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Coburn Report Shows Billions in Education Budget Spent on 'School House Pork'

What do mariachi classes, wine studies and the Rock and Roll Hall of Fame have in common? 

They were all funded by federal Department of Education earmarks, according to an extensive new report released Thursday by Sen. Tom Coburn

The Oklahoma Republican, in a study called "School House Pork," is urging the federal government to suspend these education "slush funds" after finding that lawmakers have secured 5,563 such earmarks, worth $2.3 billion over the past decade. While earmark advocates argue they're a way to ensure taxpayer money is going toward worthy projects, Coburn's report claims the recipients often were not "deserving or needy" of the extra funding. 

Click here to read the study

The programs were "created by Congress to improve the American educational system, but have been compromised by political interests and are overrun with education pork," the report says. 

Coburn's study focuses on two Education Department funds -- the Fund for the Improvement of Postsecondary Education and the Fund for the Improvement of Education. He told Fox News the Congress is not focusing on priorities in allocating the money. 

"We're in tough times and we're still doing this kind of stupid stuff," Coburn said Thursday. "Everybody's thinking we have to raise taxes, the first thing we need to do is cut back waste." 

The report, claiming money often went to the schools with the best lobbyists, drew attention to dozens of questionable earmarks. Here are some of the highlights: 

-- A Las Vegas school district received a $25,000 earmark in 2005 for a mariachi music program. 

-- Jackson State University benefited from a $478,941 earmark to look at studying a school of osteopathic medicine. However, a local newspaper reported that the commissioner of higher education in Mississippi had "no intention" of opening one.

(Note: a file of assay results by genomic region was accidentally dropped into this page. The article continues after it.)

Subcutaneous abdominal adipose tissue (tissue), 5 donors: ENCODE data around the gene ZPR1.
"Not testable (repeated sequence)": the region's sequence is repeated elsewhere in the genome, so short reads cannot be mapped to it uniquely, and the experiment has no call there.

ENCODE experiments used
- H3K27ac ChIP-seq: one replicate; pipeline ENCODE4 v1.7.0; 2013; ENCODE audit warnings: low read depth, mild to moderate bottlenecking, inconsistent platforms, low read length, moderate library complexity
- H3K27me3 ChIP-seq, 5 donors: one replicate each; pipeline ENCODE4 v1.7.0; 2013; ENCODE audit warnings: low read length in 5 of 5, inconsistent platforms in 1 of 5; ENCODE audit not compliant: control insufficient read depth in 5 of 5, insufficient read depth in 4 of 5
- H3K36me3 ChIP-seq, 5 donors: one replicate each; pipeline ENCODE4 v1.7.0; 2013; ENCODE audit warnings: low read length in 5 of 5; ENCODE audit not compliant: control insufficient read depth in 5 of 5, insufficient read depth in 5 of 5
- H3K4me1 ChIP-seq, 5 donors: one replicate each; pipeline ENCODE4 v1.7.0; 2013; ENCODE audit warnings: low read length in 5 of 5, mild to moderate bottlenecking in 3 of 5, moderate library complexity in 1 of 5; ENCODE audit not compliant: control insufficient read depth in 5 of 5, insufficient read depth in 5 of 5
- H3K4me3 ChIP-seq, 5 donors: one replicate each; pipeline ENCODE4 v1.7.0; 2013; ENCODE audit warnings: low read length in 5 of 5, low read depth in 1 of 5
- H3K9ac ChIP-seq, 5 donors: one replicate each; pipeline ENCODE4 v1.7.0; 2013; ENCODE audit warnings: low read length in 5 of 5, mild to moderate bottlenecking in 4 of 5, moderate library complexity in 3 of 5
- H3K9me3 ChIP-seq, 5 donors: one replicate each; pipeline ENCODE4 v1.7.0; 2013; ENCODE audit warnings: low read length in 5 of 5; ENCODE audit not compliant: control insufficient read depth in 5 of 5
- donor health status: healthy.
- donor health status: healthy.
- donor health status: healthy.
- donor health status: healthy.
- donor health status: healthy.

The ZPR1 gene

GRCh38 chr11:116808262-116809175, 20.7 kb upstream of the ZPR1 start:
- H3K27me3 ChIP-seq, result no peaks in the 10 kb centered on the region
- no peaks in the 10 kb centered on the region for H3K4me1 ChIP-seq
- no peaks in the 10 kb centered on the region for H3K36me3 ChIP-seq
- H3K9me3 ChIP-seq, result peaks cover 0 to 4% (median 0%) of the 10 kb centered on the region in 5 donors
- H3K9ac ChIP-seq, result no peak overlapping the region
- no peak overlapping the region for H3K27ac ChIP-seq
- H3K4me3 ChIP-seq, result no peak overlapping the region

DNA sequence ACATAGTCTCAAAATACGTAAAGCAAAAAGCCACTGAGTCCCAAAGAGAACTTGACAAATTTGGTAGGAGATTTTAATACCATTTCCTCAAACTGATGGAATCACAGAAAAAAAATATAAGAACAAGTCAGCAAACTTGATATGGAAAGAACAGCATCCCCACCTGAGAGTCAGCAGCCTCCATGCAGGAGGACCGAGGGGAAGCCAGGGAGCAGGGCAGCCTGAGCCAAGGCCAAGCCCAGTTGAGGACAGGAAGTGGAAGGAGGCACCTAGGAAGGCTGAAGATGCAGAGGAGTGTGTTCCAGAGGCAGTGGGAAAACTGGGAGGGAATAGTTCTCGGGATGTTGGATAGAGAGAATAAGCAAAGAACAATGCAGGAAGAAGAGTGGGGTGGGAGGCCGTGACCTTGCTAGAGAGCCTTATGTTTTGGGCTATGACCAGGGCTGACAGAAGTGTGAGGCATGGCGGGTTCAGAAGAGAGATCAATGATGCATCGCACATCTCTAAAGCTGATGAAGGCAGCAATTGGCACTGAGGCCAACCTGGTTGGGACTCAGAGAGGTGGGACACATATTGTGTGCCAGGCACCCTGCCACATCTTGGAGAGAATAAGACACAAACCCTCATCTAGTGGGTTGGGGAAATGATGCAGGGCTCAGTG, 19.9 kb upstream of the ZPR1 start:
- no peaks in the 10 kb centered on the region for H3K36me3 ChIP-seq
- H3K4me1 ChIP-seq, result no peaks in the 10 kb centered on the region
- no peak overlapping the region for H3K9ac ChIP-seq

-- Central Washington University received $191,593 in 2008 for "curriculum development," which included a curriculum based on local wines. 

-- Lawmakers secured more than $181 million in earmarks over the past decade for programs and projects that would bear their name. This included $1.9 million in 2008 for the Charles B. Rangel Center for Public Service; two earmarks over two years worth more than $19 million for the Edward M. Kennedy Institute for the Senate; $2.4 million for the Lott Leadership Institute, named after former Sen. Trent Lott; and two earmarks worth $10 million for the Strom Thurmond Fitness and Wellness Center. 

-- Fifteen earmarks worth $2.7 million went to zoos over the past decade. This included four earmarks totaling $1 million for the Philadelphia Zoo. 

-- Several education earmarks funded local and national halls of fame. The National Baseball Hall of Fame got $450,000 in 2005, the Rock and Roll Hall of Fame got $200,000 in 2002 and the National Aviation Hall of Fame got $400,000 in 2001 -- then another $200,000 earmark in 2005. 

-- Lawmakers secured $273,000 for a program in Blue Springs, Mo., aimed at fighting Goth culture. 

-- Through seven earmarks, more than $5 million went to the Andre Agassi College Prep Academy.